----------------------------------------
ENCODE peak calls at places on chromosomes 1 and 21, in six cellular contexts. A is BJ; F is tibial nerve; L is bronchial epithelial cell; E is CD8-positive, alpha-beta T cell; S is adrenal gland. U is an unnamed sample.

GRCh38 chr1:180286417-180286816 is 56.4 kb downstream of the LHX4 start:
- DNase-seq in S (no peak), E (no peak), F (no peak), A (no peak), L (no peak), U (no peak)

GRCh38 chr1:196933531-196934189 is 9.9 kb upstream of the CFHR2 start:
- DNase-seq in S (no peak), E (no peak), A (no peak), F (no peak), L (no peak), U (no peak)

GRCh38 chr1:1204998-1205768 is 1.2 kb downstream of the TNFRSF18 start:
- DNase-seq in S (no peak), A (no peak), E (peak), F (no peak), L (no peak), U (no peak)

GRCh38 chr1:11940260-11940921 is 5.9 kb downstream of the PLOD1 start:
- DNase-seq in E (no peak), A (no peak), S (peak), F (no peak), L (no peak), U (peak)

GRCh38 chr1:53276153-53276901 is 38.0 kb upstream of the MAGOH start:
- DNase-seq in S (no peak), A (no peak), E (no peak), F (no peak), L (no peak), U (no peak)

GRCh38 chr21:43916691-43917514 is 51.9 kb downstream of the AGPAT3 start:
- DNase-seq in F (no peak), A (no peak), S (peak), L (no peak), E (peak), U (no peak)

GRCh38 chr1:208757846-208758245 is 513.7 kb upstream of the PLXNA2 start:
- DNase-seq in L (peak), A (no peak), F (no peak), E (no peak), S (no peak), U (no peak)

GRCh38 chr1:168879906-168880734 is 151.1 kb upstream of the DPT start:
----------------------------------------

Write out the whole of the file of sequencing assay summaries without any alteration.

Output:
ENCODE peak calls at places on chromosomes 1 and 21, in six cellular contexts. A is BJ; F is tibial nerve; L is bronchial epithelial cell; E is CD8-positive, alpha-beta T cell; S is adrenal gland. U is an unnamed sample.

GRCh38 chr1:180286417-180286816 is 56.4 kb downstream of the LHX4 start:
- DNase-seq in S (no peak), E (no peak), F (no peak), A (no peak), L (no peak), U (no peak)

GRCh38 chr1:196933531-196934189 is 9.9 kb upstream of the CFHR2 start:
- DNase-seq in S (no peak), E (no peak), A (no peak), F (no peak), L (no peak), U (no peak)

GRCh38 chr1:1204998-1205768 is 1.2 kb downstream of the TNFRSF18 start:
- DNase-seq in S (no peak), A (no peak), E (peak), F (no peak), L (no peak), U (no peak)

GRCh38 chr1:11940260-11940921 is 5.9 kb downstream of the PLOD1 start:
- DNase-seq in E (no peak), A (no peak), S (peak), F (no peak), L (no peak), U (peak)

GRCh38 chr1:53276153-53276901 is 38.0 kb upstream of the MAGOH start:
- DNase-seq in S (no peak), A (no peak), E (no peak), F (no peak), L (no peak), U (no peak)

GRCh38 chr21:43916691-43917514 is 51.9 kb downstream of the AGPAT3 start:
- DNase-seq in F (no peak), A (no peak), S (peak), L (no peak), E (peak), U (no peak)

GRCh38 chr1:208757846-208758245 is 513.7 kb upstream of the PLXNA2 start:
- DNase-seq in L (peak), A (no peak), F (no peak), E (no peak), S (no peak), U (no peak)

GRCh38 chr1:168879906-168880734 is 151.1 kb upstream of the DPT start: